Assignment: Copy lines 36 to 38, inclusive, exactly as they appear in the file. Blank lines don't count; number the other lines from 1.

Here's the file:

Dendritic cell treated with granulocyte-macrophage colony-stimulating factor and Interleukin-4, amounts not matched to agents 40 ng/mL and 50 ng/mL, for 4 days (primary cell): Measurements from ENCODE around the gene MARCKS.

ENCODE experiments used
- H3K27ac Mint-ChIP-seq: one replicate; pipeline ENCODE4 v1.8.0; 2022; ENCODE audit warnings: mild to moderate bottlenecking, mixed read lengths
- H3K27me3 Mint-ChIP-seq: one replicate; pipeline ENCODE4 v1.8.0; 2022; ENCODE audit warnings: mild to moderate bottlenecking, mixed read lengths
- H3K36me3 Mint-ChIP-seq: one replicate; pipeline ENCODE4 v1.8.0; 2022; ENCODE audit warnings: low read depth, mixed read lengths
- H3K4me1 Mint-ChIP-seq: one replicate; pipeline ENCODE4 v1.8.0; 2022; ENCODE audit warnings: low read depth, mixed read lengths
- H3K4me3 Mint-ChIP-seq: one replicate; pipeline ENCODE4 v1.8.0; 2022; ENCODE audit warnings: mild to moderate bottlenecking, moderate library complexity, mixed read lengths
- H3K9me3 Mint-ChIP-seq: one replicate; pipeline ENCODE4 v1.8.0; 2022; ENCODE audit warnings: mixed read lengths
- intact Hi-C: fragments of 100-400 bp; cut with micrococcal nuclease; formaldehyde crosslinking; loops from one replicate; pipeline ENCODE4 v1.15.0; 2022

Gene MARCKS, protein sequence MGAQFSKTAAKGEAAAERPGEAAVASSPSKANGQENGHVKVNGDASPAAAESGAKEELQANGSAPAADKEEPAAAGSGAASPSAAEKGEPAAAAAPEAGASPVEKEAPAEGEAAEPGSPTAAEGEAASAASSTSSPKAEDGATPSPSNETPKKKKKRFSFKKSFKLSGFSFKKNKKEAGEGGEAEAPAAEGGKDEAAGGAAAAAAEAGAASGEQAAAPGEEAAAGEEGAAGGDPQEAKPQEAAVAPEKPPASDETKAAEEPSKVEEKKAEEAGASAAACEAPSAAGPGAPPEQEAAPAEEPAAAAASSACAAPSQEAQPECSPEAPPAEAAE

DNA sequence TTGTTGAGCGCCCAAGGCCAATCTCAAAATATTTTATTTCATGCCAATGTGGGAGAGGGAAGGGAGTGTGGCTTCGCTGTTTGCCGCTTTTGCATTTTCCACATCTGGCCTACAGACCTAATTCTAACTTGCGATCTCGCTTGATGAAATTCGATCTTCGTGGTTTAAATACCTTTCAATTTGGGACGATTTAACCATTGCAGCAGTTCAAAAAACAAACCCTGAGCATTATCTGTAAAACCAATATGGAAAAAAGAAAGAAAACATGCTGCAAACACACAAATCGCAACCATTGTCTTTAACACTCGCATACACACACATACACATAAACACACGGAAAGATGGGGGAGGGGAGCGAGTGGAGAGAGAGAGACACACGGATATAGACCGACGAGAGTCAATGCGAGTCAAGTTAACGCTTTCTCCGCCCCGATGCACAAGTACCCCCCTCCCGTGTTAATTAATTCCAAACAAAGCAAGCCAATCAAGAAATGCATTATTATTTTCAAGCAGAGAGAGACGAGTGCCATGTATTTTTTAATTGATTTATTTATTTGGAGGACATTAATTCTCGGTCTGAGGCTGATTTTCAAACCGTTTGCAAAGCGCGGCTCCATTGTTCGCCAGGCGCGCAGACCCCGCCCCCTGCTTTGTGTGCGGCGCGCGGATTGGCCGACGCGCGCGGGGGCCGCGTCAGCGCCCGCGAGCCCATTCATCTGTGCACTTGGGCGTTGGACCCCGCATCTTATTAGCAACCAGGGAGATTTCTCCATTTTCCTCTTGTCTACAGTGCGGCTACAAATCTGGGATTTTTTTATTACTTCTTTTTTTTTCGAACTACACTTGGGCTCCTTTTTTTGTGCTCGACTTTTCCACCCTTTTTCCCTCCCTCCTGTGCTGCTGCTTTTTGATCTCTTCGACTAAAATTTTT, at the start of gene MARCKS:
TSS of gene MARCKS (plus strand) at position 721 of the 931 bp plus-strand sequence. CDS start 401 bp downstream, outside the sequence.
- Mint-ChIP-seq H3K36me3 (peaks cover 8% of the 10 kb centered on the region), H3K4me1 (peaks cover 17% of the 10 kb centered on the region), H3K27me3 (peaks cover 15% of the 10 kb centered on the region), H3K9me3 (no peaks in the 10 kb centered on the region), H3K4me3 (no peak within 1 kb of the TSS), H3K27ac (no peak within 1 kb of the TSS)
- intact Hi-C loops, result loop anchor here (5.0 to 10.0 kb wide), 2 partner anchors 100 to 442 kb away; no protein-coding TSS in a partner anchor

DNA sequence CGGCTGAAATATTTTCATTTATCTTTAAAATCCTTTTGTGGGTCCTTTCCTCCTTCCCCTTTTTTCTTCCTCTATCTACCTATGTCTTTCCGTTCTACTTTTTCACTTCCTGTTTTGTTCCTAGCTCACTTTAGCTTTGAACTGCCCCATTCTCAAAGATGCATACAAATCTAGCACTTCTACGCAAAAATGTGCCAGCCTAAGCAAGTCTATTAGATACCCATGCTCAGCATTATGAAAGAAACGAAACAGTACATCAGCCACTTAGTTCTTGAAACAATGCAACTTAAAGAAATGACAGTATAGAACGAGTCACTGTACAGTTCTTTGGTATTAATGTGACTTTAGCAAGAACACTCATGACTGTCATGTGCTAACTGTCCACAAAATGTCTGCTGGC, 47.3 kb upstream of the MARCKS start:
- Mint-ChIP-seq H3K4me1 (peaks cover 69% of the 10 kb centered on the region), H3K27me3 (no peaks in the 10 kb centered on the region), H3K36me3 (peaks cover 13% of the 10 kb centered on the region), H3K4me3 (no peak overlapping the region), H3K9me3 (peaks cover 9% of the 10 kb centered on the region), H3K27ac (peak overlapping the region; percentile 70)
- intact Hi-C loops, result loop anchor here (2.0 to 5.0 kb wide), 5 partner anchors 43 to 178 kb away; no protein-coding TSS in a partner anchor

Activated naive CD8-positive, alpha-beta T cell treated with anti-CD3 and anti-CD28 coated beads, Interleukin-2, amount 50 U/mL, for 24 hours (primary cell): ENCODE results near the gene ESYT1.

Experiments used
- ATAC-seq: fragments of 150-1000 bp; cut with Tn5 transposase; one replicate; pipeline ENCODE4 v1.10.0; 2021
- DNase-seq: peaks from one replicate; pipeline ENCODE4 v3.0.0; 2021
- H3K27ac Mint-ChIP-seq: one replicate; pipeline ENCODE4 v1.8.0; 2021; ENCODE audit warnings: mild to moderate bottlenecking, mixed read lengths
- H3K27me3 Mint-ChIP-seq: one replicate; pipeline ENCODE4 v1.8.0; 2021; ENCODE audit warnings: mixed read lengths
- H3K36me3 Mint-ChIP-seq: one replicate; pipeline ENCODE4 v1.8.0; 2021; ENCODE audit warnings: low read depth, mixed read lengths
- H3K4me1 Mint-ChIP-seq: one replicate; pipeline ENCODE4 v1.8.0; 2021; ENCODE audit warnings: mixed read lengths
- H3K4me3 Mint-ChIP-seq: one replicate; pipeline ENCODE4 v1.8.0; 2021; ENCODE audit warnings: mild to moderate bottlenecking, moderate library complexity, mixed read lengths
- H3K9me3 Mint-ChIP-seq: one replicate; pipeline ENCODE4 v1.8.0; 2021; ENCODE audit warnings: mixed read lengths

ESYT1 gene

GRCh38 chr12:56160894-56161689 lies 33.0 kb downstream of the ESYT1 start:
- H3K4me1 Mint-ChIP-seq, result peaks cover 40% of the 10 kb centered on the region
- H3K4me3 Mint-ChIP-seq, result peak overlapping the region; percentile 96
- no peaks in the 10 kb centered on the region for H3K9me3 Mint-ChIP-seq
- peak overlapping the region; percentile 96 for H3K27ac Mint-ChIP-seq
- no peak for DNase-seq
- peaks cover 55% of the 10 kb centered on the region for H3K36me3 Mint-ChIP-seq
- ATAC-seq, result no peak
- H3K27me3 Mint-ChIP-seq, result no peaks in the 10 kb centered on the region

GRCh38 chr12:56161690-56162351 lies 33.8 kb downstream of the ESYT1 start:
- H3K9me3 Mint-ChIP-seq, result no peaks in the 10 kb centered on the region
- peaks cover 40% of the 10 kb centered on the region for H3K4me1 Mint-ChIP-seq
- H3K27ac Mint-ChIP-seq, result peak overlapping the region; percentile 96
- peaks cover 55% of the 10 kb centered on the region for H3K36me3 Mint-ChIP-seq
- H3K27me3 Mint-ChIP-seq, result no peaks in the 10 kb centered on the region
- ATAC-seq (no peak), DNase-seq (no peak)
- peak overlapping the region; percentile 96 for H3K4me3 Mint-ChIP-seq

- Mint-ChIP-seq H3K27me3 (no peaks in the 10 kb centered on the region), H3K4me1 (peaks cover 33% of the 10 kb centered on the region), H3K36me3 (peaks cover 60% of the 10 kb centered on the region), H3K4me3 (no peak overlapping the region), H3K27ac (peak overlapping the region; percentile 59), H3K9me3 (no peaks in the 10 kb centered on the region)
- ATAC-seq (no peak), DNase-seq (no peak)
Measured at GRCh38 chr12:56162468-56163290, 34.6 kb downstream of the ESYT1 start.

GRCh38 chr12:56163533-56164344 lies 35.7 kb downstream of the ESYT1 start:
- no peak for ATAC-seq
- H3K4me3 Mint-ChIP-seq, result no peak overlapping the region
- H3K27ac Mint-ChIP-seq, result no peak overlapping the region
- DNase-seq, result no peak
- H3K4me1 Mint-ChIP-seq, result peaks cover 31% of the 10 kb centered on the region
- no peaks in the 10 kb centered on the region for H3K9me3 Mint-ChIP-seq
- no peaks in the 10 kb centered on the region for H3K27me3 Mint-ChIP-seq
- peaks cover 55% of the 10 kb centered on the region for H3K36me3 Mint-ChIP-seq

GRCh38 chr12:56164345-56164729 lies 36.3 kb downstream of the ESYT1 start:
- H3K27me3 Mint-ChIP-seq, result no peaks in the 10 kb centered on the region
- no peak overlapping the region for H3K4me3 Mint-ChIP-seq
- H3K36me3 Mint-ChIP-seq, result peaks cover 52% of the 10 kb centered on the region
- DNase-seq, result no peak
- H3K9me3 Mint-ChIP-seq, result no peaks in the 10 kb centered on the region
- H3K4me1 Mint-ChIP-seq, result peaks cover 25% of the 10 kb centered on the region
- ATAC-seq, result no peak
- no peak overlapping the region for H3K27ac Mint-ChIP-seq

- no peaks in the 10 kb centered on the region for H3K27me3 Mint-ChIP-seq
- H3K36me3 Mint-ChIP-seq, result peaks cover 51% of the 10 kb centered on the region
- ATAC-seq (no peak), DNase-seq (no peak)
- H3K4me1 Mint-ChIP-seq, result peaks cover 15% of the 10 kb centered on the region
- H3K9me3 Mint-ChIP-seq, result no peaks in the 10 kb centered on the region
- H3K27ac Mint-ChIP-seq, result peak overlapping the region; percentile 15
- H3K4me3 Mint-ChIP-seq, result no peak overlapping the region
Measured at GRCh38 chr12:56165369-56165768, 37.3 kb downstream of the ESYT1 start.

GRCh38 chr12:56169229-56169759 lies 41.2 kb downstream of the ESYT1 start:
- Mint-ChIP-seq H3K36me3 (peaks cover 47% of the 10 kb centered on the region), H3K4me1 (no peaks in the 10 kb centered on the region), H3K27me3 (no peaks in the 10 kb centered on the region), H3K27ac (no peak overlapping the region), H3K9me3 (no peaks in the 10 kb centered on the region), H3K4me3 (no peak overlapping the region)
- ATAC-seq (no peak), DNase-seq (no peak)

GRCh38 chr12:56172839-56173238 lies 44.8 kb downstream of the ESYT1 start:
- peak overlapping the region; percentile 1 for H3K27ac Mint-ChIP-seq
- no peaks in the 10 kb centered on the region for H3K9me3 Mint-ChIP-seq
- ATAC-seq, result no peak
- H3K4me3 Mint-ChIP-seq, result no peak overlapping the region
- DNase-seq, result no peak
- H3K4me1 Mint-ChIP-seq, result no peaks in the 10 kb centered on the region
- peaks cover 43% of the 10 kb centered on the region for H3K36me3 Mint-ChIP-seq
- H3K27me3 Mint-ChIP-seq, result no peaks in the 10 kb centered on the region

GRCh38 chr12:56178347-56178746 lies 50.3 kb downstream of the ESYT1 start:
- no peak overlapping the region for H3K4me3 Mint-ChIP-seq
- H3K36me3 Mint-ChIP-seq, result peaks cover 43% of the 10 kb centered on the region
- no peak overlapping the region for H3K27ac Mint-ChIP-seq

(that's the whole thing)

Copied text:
- ATAC-seq, result no peak
- H3K27me3 Mint-ChIP-seq, result no peaks in the 10 kb centered on the region

GRCh38 chr12:56161690-56162351 lies 33.8 kb downstream of the ESYT1 start: